Thursday, October 17, 2013

Ooooh That Smell

Can't you smell that smell? You know the one. Vinegar.

I recently purchased a lovely yarn online (won't say which one) and it arrived smelling like a stale bag of vinegar and salt potato chips. The odor was so strong that my husband walked in my studio and asked, "What stinks? Did you spill vinegar in here?"

As a dyer, I am very curious about this. When I dye with acid dyes my yarns never vinegary after they are properly washed and rinsed. But I like to design with popular commercially available yarns so that when knitters purchase my patterns they will often be able to grab something from their stash and start knitting without hunting for yarn. Why, if my yarns don't smell, do others? Here are my thoughts. I would love to hear from the rest of you about this topic.

For one reason or another, perhaps some dyers don't rinse as much as they should. Water is expensive and rinsing takes time and energy. Usually when yarns aren't completely rinsed, there will be some color bleed when these yarns are washed. This residual dye is harmful to the knitter, as it is now in a powdered state and can rub off and be absorbed through the skin. Fine particles of residual dye can be inhaled, especially during the process of winding the skein into a ball. I can't help but wonder if some dyers may use vinegar in the final rinse as a vehicle to set any residual dye that may have not been completely rinsed out. Or they don't use any kind of soap in the rinsing process so that they don't have to rinse, wash, rinse. And perhaps the pungent smell helps to keep moths away? Who knows.

Certain colors are more prone to this bleeding, namely red, dark blue, turquoise. The skein that so offended my husband was a luscious deep blood red. So I decided to wash the skein. I filled a basin with warm water and added about 1/2 tsp of Wrapture by Eucalan (it smells so lovely...jasmine...mmmm). After soaking for about 5 minutes, there was only the slightest tinge of pink in the water...almost non-existent. And guess what? No more vinegar smell. As I hung the skein to dry I detected nothing in the way of pungency and once dry I could bury my face in the wool and only smell fiber and jasmine.

So if you want to wash those vinegary skeins before you knit, make sure that they are properly tied. Undo any ties that constrict the yarn to the point of "sausageness" and retie them. Remove labels, then soak the skeins in cool to lukewarm water with a little Eucalan or Soak. These mild soaps do not have to be rinsed and leave a lovely scent behind. Do not agitate the skeins, just gently squeeze them and allow them to become fully saturated with water. If you see any color in the wash water, then rinse again in clear water of the same temperature of your wash water. Squeeze them out and roll them in a bath towel to remove as much moisture as possible and hang them to dry. To speed drying, blot moisture from the bottom of the skein once it has had time to drain some, then move that part of the skein to the top of the hanger.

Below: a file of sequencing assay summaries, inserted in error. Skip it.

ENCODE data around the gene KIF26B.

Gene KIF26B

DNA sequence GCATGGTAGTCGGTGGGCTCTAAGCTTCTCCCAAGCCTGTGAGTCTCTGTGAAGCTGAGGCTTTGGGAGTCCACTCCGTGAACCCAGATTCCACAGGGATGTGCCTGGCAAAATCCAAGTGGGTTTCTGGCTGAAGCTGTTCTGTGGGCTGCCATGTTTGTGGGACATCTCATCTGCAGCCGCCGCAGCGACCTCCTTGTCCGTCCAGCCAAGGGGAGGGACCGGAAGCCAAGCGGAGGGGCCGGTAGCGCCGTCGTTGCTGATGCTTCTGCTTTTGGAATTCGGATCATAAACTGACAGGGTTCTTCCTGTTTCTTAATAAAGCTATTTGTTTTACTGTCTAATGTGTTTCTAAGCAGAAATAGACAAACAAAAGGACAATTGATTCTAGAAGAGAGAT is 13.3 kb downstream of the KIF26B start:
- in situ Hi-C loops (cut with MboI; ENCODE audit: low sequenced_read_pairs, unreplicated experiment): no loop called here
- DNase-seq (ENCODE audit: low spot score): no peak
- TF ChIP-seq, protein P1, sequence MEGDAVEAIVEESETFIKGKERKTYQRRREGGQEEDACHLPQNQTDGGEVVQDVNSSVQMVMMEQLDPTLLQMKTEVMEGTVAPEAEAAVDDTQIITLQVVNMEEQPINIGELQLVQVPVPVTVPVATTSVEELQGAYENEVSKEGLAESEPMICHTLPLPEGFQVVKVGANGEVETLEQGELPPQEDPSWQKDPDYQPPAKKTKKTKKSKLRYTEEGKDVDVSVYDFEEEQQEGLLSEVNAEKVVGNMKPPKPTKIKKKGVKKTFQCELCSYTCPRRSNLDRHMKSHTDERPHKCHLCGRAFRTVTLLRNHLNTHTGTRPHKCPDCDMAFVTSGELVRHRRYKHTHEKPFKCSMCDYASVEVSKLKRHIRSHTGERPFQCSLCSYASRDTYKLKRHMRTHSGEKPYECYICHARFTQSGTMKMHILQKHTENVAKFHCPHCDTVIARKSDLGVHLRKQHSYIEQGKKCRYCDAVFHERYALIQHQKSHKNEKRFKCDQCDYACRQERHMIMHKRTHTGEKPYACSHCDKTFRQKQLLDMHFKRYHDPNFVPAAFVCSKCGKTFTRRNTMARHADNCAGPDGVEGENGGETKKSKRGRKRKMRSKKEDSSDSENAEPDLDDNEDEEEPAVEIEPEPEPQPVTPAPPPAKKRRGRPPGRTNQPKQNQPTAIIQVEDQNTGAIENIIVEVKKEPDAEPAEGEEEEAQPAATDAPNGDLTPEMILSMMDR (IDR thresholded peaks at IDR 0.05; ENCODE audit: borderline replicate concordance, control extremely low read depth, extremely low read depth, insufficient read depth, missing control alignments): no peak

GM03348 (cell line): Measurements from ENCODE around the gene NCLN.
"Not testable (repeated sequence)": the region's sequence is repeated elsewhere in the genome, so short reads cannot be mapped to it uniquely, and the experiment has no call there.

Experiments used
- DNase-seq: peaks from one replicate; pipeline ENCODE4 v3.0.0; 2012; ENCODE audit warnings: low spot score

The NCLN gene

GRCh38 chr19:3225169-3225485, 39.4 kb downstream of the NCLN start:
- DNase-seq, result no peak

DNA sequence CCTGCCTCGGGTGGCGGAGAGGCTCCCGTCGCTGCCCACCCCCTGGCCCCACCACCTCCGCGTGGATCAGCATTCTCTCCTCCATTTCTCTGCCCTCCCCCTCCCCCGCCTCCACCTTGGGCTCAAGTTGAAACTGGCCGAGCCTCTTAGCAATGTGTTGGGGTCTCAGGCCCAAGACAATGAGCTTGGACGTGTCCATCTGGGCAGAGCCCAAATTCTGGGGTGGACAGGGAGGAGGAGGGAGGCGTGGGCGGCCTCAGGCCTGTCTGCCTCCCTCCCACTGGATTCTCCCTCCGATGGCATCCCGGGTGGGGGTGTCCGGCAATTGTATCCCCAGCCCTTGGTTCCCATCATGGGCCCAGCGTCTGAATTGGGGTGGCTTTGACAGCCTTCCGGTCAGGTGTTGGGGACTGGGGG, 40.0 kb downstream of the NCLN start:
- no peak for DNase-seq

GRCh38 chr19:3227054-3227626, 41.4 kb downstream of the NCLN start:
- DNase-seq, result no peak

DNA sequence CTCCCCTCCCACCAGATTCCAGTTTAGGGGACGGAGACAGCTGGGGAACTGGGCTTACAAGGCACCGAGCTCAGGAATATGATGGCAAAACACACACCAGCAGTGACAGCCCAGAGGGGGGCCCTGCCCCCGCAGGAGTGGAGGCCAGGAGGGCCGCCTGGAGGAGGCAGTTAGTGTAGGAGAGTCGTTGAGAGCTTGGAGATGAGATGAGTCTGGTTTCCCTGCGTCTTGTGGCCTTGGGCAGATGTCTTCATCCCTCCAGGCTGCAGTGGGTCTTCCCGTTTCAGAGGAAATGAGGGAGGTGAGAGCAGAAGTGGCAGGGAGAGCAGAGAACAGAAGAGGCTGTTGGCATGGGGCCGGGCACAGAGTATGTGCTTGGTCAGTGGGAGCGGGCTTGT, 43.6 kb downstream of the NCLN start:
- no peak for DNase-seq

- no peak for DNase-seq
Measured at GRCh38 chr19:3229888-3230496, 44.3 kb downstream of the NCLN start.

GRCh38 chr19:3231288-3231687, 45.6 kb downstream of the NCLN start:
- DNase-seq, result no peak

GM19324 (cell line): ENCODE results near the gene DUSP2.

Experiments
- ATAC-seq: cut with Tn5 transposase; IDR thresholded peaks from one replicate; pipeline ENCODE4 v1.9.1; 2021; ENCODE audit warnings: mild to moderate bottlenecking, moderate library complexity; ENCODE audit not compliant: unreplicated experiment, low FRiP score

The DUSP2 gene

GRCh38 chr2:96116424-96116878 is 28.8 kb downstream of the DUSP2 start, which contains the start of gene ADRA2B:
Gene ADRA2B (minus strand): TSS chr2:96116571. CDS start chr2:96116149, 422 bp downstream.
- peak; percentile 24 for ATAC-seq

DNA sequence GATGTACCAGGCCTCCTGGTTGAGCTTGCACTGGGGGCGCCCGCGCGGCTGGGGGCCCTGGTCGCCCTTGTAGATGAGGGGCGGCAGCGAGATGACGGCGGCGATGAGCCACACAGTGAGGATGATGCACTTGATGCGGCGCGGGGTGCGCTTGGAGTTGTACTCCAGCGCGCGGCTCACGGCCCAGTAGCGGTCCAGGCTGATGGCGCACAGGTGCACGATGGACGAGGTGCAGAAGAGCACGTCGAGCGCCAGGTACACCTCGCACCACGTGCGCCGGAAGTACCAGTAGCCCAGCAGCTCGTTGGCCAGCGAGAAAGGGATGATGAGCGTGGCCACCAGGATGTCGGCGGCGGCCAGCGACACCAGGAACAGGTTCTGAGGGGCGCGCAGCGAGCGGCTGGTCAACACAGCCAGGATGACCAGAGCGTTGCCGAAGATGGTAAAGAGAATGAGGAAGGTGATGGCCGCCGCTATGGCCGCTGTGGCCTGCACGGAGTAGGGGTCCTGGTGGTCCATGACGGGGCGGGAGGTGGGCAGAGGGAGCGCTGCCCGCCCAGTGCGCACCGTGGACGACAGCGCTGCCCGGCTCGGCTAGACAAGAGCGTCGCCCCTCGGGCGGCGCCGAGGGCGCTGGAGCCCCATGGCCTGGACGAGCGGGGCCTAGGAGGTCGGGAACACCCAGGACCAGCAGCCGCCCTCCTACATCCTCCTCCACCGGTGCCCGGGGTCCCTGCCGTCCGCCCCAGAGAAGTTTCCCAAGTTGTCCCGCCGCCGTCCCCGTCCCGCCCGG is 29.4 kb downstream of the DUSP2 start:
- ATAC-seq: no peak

Thursday, October 03, 2013

Spinning A Color Sequence

With the Sewanee Fall Craft Fair coming up next weekend, I decided to finally write a formal pattern for Kerfuffle: A Simple Fingerless Mitt with a Riotous Little Ruffle. You can purchase the pattern here.

My favorite version of this pattern is one I knit from my handspun. It's classic Lynne Vogel, this one, from a technique I teach in my color classes of predrafting a color sequence to lengthen the colorband placement in the yarn. This roving is LV ltd for Three Waters Farm BFL in "Sepiatone Rosalie".

the entire 4 oz roving laid out in repeats
 This colorway is laid out in thirds, so there are three distinct repeats in it's entire length, plus a nice bit of orchid on one end. In a 4 ounce hank there is more than enough for these mitts (yardage approx 110 yds per pair) spun in a short draw worsted weight singles. It takes approx 48 yds for each mitt body and 12 for each ruffle depending on your row gauge.
two identical repeats and one orchid end
one repeat predrafted prior to spinning
I divided the roving into thirds following the repeat patterns, then chose two to spin for my mitts. I saved the piece with the orchid end for the ruffle, splitting it in half lengthwise before spinning so as to have two shorter identical bits. I predrafted each piece keeping the colors of the fibers in alignment and spun both on separate bobbins working from the same end of the color repeat, doing the same for the ruffle. This meant that the fibers were going one way for one repeat and another for the next, but with blueface leicester this really doesn't matter much. It's more critical for a finer fiber such as merino, so take that into consideration if you want to try this technique with that fiber. I finished the yarn by washing and setting the twist before I knit.

In Honor of a Soulmate

Monk aka Rasta Monkeyman of Neely Ranch: April 30, 1999 - August 27, 2013

one picture is worth a thousand words